While BJP hasn’t won a single state since 2019 and rides the anti-cumbency wave, Mamata Banerjee has many factors to her advantage, writes Kalyani Shankar.
est Bengal is moving towards a personality clash between Prime Minister Narendra Modi and Chief Minister Mamata Banerjee in the upcoming Assembly elections. Both have evolved as cult figures. With no tall state leaders in Bengal, the BJP has followed this formula of a battle between a regional heavyweight and the BJP mascot Modi, received in some states, like Uttar Pradesh, Bihar, Delhi and Maharashtra, and Haryana with mixed success.
On the face of it, the next year’s Assembly polls to five states- West Bengal, Assam, Tamil Nadu, Kerala, and Puducherry will test the BJP’s expansion plans. But the saffron party’s main focus is on West Bengal where the ruling Trinamool Congress is well entrenched since the 2011 polls when Mamata Banerjee threw out the CPI-M led Left Front which had ruled the state for 34 years. She will be seeking power for a third term.
While a ‘Modi versus Mamata’ battle may have worked well for the BJP at the Lok Sabha level, it may not be that easy at the state level. For instance, Mamata is not like other regional leaders as she has a method in her working. She has reduced the other opposition parties like the CPI-M and the Congress to near irrelevance in the past decade. Also, she is a fierce street fighter. Besides for more than 45 years, the state has been anti – Centre which might help Mamata.
The BJP has been upbeat since its performance in the 2019 Lok Sabha elections in Bengal was impressive. It won 18 of the 42 Lok Sabha seats just four less than the ruling TMC. Significantly, the BJP’s vote share in the state increased to over 40% in 2019 from a mere 2% in the 2011 assembly polls emerging as the number two party in the state.
The Congress and the CPI (M) had fought the 2016 assembly elections together, managing to win 76 of the 294 seats and accounting for almost 39 percent of the vote-share. They had, however, split ahead of the 2019 Lok Sabha polls. This time the CPI-M central committee last week okayed poll tie-up with all secular parties including the Congress.
For instance, Mamata is not like other regional leaders as she has a method in her working. She has reduced the other opposition parties like the CPI-M and the Congress to near irrelevance in the past decade. Also, she is a fierce street fighter.
The 2021 election, however, is more difficult for the ruling TMC. The BJP has the advantage of being an “untested challenger.”
As a strategy, the BJP is trying to mobilize the anti-incumbency factor against Banerjee and consolidating Hindu votes. Mamata’s Poribarthan (change) of 2011 is BJP’s slogan today. It is focusing on issues like cut money and the syndicate raj. TMC’s alleged corruption seems to be the main poll plank of the BJP. ‘Aamaar Poribaar’, (My Family, BJP Family,) is BJP’s current slogan.
The BJP aims to capture the youth by social media campaign called ‘Reboot Kolkata’ referring to Kolkata city’s glorious past. The party is using its army on Whatsapp to consolidate the Hindu vote as there are two more major parties in the race as well – Congress, and the CPI-M.
The BJP had not won any state since the 2019 Lok Sabha polls.
However, Mamata’s biggest strength lies in her image as a developmental Chief Minister, which she had created, post-Singur and Nandigram, with schemes ranging from Kanyashree or distribution of cycles to the girls of underprivileged families, distribution of rice at a low price, development of roads, and so on. During the lockdown, she launched the campaign – Banglar Gorbo Mamata which involves various meetings with voters, workers, and prominent Bengali personalities.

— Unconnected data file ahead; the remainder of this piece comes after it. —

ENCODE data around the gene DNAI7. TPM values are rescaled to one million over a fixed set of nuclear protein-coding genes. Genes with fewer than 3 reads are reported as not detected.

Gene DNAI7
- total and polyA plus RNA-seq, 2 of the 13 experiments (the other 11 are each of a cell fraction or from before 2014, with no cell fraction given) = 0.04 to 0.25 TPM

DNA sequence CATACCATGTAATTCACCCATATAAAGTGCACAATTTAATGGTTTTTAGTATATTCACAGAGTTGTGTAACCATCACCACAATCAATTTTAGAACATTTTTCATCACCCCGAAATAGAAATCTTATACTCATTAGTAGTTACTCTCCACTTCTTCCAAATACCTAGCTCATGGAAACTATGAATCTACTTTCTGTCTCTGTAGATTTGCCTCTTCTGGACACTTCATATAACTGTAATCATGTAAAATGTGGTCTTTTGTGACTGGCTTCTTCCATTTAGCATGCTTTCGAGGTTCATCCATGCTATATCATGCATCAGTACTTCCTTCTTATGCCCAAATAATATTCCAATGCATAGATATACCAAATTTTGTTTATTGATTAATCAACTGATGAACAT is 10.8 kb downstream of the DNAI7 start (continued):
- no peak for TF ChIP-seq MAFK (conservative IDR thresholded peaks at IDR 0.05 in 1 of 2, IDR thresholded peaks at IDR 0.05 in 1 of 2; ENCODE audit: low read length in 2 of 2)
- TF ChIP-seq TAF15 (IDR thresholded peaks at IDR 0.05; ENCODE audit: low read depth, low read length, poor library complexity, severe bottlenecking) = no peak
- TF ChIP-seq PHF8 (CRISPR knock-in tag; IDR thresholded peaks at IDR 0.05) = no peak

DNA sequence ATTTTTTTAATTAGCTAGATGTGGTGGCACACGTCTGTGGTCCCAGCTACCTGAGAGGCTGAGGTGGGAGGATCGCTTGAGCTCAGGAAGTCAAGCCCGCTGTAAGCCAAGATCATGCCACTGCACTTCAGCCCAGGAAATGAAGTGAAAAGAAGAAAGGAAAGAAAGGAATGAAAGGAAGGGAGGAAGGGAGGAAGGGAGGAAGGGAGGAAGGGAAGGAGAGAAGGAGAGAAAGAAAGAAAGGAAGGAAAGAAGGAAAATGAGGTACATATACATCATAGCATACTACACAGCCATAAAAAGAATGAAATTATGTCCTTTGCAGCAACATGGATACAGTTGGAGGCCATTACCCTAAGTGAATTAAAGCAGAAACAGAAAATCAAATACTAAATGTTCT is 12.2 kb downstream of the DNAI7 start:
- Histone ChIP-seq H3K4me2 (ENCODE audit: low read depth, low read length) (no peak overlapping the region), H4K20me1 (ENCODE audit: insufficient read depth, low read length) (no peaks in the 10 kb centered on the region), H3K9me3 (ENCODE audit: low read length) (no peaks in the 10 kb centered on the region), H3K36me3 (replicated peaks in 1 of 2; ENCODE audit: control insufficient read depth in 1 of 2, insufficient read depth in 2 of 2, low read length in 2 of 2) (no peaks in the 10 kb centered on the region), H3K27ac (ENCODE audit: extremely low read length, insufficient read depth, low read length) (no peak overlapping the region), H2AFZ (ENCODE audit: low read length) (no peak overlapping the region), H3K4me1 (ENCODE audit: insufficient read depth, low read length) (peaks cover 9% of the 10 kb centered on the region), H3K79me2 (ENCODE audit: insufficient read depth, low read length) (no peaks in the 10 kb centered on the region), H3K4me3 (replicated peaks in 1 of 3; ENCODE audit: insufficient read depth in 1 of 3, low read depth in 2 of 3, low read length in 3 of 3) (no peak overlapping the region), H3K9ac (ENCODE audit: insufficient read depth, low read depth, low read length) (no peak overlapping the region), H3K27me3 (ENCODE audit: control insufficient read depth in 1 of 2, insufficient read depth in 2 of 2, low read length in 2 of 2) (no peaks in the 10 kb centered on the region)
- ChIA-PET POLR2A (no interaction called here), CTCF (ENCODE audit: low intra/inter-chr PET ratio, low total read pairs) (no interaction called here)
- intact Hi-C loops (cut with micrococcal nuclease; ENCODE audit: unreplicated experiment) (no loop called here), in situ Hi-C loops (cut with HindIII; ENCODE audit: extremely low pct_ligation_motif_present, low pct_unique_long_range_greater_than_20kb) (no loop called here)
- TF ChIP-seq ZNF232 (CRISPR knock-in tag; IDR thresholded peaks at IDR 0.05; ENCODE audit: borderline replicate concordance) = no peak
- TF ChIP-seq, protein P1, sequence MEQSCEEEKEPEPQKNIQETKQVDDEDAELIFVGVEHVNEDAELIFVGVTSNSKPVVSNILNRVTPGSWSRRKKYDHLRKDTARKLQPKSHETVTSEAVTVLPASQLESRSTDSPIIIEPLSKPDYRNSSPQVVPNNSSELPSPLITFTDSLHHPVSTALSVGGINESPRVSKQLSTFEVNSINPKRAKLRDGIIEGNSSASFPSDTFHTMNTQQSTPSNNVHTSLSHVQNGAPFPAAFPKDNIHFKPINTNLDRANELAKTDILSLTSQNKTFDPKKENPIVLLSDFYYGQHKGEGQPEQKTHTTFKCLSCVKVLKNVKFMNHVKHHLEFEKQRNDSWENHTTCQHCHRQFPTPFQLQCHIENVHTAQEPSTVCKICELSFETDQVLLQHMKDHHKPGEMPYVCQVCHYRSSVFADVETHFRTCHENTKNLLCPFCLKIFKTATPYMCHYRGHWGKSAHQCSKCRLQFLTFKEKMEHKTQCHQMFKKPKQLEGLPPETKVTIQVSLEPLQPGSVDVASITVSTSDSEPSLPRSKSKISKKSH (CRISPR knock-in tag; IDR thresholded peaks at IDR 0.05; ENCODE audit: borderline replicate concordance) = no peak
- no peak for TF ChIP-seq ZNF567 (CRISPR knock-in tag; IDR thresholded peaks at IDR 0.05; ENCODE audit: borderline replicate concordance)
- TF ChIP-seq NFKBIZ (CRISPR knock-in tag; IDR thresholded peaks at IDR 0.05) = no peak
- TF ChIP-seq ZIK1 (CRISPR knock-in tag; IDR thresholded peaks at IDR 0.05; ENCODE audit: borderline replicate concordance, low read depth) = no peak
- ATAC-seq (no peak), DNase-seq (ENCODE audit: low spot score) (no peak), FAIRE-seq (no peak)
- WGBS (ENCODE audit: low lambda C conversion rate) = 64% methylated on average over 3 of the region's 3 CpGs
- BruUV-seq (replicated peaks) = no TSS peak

The development schemes and her populist image might stand her in good stead.
Mamata has a ready-made issue after Union Home Minister Amit Shah has announced that the controversial CAA would be implemented in Bengal ahead of Assembly polls. The TMC is planning multiple protests against the CAA and the NRC. The TMC, Left, and Congress are of the same view regarding their opposition to CAA and the NRC. Bengal is not like other Hindi speaking states. So, BJP’s anti-CAA pitch may not get that much response among the Hindu voters in Bengal excepting the firm supporters of the BJP.
However, Mamata’s biggest strength lies in her image as a developmental Chief Minister, which she had created, post-Singur and Nandigram, with schemes ranging from Kanyashree or distribution of cycles to the girls of underprivileged families, distribution of rice at a low price, development of roads, and so on.
Mamata’s advantage is her formidable minority base that forms 28 percent of the population. They matter in 70 to 80 seats. The BJP plans to polarize the electorate on a communal basis. Mamata will have to guard against the splitting of the minority votes. The AIMIM, which won five seats in Bihar, is planning to contest in Bihar polls, which could cut into the Muslim votes.
It is too early to predict the West Bengal election scene as clarity will emerge nearer to the polls, but violence could be expected. An important issue would be how the public perceives the performance of Mamata government on containing the pandemic Covid, as it is a burning issue.
The BJP had not won any state since the 2019 Lok Sabha polls. It lost Maharashtra even after emerging the single largest party because of the ego clash between its long time partner Shiv Sena. To its dismay, Sena, NCP, and Congress coalition formed the government. A little ray of sunshine was the fall of the Congress government in Madhya Pradesh as BJP installed its chief minister Shiv Raj Singh Chouhan pulling down the Kamal Nath Government. Therefore, winning big in Bihar elections was important for the party and winning Bengal will continue its eastward expansion. (IPA)
(Kalyani Shankar is a senior New Delhi-based author and political commentator. Views are personal.)